sloshed


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be sloshed to the gills

To be thoroughly inebriated; to be drunk to the point of incoherence, senselessness, or the loss of self-control. I hate being in New Orleans during Mardi Gras—an appalling number of people are sloshed to the gills!
See also: gill, sloshed

sloshed to the gills

Thoroughly inebriated; drunk to the point of incoherence, senselessness, or the loss of self-control. I hate being in New Orleans during Mardi Gras—an appalling number of people are sloshed to the gills!
See also: gill, sloshed

slosh around

1. To spill or splash out of some container as a result of it being moved around jerkily. The boat was rocking so badly in the waves that my drink kept sloshing around at the table.
2. To cause something to spill or splash out of some container as a result of being moved around jerkily. In this usage, a noun or pronoun can be used between "slosh" and "around." Watch out—you keep sloshing the soup around!
3. To splash around inside of some container as a result of it being shaken or moved jerkily around. I could hear the water sloshing around in my stomach as I ran. I though I had drained all the old fuel out of the tank, but there is still a bit more sloshing around.
4. To cause some liquid to splash around inside of some container as a result shaking it or moving it jerkily around. I sloshed the bleach and detergent around in the container to mix them up properly. Don't slosh that solution around—it's highly volatile!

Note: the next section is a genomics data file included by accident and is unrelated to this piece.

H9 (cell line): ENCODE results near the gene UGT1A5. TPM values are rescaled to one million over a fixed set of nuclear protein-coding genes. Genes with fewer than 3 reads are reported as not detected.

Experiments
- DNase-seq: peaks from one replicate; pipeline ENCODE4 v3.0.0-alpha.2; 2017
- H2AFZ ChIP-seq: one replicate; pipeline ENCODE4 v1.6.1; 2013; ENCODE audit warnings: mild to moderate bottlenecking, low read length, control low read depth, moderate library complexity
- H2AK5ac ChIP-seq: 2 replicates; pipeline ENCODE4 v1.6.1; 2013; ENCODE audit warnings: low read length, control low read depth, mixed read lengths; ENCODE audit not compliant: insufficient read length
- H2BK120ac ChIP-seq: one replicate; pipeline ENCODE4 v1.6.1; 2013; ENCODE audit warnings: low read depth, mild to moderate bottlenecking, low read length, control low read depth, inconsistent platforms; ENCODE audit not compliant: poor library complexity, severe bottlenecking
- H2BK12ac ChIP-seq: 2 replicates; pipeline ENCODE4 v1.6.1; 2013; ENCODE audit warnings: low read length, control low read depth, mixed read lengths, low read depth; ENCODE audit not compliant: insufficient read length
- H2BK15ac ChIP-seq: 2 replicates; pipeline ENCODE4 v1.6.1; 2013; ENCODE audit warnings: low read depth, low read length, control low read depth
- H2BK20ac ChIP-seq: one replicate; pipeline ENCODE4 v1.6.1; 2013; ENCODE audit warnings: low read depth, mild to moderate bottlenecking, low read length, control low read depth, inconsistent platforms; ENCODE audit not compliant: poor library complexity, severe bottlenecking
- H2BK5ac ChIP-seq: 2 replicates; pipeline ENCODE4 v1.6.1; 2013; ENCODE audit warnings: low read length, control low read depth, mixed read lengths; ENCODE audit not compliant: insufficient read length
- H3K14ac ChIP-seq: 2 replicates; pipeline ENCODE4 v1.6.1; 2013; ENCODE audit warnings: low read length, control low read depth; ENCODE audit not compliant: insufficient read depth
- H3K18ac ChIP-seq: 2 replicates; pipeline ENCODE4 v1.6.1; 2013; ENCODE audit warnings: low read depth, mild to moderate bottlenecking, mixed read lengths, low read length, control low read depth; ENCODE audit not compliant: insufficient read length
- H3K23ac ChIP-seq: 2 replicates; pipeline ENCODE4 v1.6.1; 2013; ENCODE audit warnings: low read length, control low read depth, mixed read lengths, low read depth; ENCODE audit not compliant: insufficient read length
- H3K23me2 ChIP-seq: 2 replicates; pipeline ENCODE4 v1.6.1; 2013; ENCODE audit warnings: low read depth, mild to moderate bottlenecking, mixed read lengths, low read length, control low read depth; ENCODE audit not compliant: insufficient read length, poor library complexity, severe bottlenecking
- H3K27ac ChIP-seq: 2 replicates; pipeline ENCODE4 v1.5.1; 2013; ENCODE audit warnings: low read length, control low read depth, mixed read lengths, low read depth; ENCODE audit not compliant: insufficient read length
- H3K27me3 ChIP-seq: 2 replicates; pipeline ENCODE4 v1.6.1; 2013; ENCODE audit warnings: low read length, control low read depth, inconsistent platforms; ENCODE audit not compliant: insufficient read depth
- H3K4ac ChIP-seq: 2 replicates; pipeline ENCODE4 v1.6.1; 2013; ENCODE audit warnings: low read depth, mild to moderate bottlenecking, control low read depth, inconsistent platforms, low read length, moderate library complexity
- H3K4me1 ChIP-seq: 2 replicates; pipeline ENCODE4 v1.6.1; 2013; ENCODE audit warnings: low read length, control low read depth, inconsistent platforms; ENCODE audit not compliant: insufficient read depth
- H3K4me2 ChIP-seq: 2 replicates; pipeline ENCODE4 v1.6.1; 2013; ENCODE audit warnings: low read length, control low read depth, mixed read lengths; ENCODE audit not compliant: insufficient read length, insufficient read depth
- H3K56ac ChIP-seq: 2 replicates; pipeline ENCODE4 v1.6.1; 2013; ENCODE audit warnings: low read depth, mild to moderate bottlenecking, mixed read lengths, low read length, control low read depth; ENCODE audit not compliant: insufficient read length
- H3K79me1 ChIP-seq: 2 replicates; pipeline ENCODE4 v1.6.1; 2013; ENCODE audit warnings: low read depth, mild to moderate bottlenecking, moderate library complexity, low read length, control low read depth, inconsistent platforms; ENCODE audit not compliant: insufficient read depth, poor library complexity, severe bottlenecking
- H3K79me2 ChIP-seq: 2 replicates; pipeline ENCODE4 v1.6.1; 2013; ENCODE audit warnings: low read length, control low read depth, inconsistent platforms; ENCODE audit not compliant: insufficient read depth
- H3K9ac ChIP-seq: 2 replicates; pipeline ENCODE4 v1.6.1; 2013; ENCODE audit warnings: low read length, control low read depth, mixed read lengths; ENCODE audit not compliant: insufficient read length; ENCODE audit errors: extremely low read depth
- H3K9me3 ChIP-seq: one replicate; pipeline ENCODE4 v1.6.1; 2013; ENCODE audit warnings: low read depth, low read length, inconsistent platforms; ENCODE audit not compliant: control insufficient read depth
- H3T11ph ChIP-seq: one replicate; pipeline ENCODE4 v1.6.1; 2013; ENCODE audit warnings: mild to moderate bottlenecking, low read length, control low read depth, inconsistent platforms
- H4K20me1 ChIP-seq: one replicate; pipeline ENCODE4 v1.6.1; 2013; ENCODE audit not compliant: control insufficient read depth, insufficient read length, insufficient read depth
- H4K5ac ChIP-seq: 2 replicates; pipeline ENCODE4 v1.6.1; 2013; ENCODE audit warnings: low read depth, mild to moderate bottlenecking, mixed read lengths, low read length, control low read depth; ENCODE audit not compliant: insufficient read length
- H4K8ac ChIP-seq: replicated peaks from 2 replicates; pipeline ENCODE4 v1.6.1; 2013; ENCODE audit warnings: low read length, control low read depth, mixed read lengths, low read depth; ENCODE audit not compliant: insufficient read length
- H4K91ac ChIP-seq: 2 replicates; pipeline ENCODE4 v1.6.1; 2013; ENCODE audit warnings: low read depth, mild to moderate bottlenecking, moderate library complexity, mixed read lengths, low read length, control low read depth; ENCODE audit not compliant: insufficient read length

5. To plod or wade around in some wet or mucky substance or a place that contains it. The kids love sloshing around in muddy puddles after it rains. A big part of my uncle's job is to slosh around in the sewers.
See also: around, slosh

slosh over

1. To spill or slop over the side of something as a result of being moved or sloshed around jerkily. The boat was rocking so badly that water has started sloshing over the handrails onto the deck. You need to stop moving so quickly or the soup will end up sloshing over the side of the bowl!
2. Of a liquid, to cover, coat, or drench someone or something as a result of being spilled or splashing onto them or it. The whale performed a massive leap in its tank, and water sloshed over the entire crowd. Wet cement sloshed all over the pile of lumber when the wheelbarrow tipped over.
3. To cover someone or something with some liquid as a result of spilling or splashing it. In this usage, noun or pronoun is used between "slosh" and "over." He was so drunk that he started sloshing his drink all over the people he was dancing with. It looks like they just sloshed tar over the cracked parts of the road, rather than fixing it properly.
See also: over, slosh

slosh through (something)

1. Of a liquid, to rush and splash through some place, area, or thing. Ice-cold water sloshed through the boat as it poured in from the cracked hull.
2. To cause or force some liquid to rush and splash through some place, area, or thing. In this usage, a noun or pronoun is used between "slosh" and "through." He sloshed the chemical solution through the pipes to clean out the all the gunk that had been building up. The machine sloshes dye through the fabric to ensure it coats and colors every fiber.
3. To plod or wade through some wet or mucky substance or a place that contains it. The rescue worker sloshed through the floodwaters to reach the children trapped in the house. I sloshed through the drainage ditch, searching for the brooch my foolish sister had dropped.